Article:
Destroyed market in the town of Bartella, 15km east of Mosul, which was liberated from IS by Iraqi forces in October 2016. (Photo World Watch Monitor)
Bartella, 15km east of Mosul, was liberated from IS by Iraqi forces in October 2016. (Photo World Watch Monitor)

Campaigners have welcomed a bill designed to facilitate the prosecution of Islamic State jihadists for genocide against Christians, Yazidis and other minorities in Iraq and Syria.

Complaining that efforts to encourage the British government to accuse IS of genocide had received “nothing but rebuttals and refusals”, Lord Alton, a Catholic, told a meeting in the House of Lords yesterday, 20 March, that a Private Members’ Bill he is working on would enable the High Court to make a preliminary finding on cases of alleged genocide, which could then be taken to the International Criminal Court (ICC) or a special tribunal.

He explained that the legislation, which had its first reading last July, would also oblige the Secretary of State to refer the finding to the ICC, or to the United Nations Security Council (UNSC), with a view to it setting up a special tribunal.

Fiona Bruce, a Christian MP who introduced a version of the bill in the Commons last September, said it aimed to “put on record a mechanism for bringing the perpetrators of genocide to justice”.

Lord Alton expressed frustration at a 2016 vote in the House of Commons, led by Ms Bruce and won 278-0 in favour of declaring the actions of IS in Iraq and Syria against minorities as genocide. He said the vote had not led to any changes to “the UK’s refugee policy, its asylum policy and the way in which we seek to hold people to account”. He said a “high-ranking British official” told him last week that the Commons vote was “not binding on us in terms of our policy”.

Ministers at the time of the vote, which did not have the backing of the government of then-Prime Minister David Cameron, said that determining whether genocide had occurred was a question for a judicial authority, not politicians.

A church in Karamles, a town near Mosul, after IS was pushed out in October 2016. (Photo: World Watch Monitor)
A church in Karamles, part of Iraq’s Nineveh Plains, following its liberation from IS. (Photo: World Watch Monitor)

Dr. Adrian Gallagher, professor in international security at the University of Leeds, welcomed the bill as a “fantastic initiative”. Quoting a 2016 report by the Policy Exchange think-tank, he said: “To allow genocide or ethnic cleansing to take place … is to preside over a steady deterioration of ethical norms.” He added that while it is easy to view genocide as “someone else’s problem”, a failure to have an appropriate political response to it “undermines the moral and legal codes of conduct that underpin international order” and “erodes the authority of institutions such as the United Nations”. However, he questioned whether politicians were best placed to judge whether a genocide had taken place.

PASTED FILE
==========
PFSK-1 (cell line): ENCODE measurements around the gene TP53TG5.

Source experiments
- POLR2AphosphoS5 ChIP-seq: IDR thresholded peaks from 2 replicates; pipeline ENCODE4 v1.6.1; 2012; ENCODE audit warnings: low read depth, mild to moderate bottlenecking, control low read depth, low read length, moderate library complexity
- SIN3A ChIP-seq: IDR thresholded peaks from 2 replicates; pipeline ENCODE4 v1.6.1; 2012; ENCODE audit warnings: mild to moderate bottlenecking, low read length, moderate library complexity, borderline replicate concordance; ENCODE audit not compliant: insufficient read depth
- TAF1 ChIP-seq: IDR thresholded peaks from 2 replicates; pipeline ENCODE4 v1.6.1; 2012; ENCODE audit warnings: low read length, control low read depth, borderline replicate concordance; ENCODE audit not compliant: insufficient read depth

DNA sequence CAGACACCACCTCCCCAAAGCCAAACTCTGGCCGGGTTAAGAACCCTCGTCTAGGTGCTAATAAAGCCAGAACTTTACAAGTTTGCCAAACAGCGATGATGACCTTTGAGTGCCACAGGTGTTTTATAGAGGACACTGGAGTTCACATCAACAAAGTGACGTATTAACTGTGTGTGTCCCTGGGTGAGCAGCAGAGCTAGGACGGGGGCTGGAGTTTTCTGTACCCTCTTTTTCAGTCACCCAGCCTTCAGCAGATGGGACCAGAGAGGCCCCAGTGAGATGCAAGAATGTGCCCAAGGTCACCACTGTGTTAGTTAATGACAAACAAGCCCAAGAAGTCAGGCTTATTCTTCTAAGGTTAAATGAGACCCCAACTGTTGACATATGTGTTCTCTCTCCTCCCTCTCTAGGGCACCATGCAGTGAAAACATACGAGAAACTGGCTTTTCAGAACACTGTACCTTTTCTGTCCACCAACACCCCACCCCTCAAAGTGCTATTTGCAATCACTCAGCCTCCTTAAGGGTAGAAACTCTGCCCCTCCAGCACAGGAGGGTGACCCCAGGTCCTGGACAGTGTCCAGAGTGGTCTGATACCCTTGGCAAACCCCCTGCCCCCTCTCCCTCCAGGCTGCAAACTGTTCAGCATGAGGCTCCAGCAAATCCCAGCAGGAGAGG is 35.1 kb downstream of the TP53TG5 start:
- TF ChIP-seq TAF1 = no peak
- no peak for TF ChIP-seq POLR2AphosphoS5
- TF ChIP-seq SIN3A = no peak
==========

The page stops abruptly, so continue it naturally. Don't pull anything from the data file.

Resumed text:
Mariana Goetz, Head of Programmes and Learning at the genocide-focused Aegis Trust, said prosecuting for genocide came down to the “moral courage” of leaders. She said: “We have mechanisms we’re not using. This [bill] would be a fantastic measure.”

Lars Adaktusson, a Swedish Member of the European Parliament, sent a message that was read out to the meeting calling for an international tribunal for the prosecution of IS jihadists set up through a proposal to the UN Security Council.

Dutch MP Pieter Omtzigt said there needed to be a regional as well as national mechanism by which to prosecute IS fighters returning to Europe. He said that no member of the Council of Europe seemed to be prosecuting all of its citizens who had returned from fighting for IS. Of the 900 or so British extremists who joined IS in Syria and Iraq, around 400 have returned and about 100 have been prosecuted under terrorism legislation, added Omtzigt, who represents the Netherlands at the Parliamentary Assembly of the Council of Europe and became a rapporteur on bringing IS to justice in late 2016.

“A few [countries] were talking about the reintegration of these fighters within society, [rather] than punishing them for what they have done elsewhere. I think that’s a dangerous strategy, not only for the citizens; that’s a counter-productive strategy in maintaining the rule of law,” he said.

“It’s important that nations work together on this tribunal,” he added, including people from all continents and religions. He said he was working on a measure to convince Dutch MPs to tell their government to go to the UNSC with a proposal for an international tribunal. The Netherlands is a temporary member of the UNSC this year. Omtzigt also suggested the proposal could be co-sponsored by nations such as the UK, Sweden, Poland, France and Kuwait.

A number of others expressed doubts in the ability of the ICC to handle such a case because the US had not signed up to it, a number of African nations had accused it of bias and Russia recently pulled out.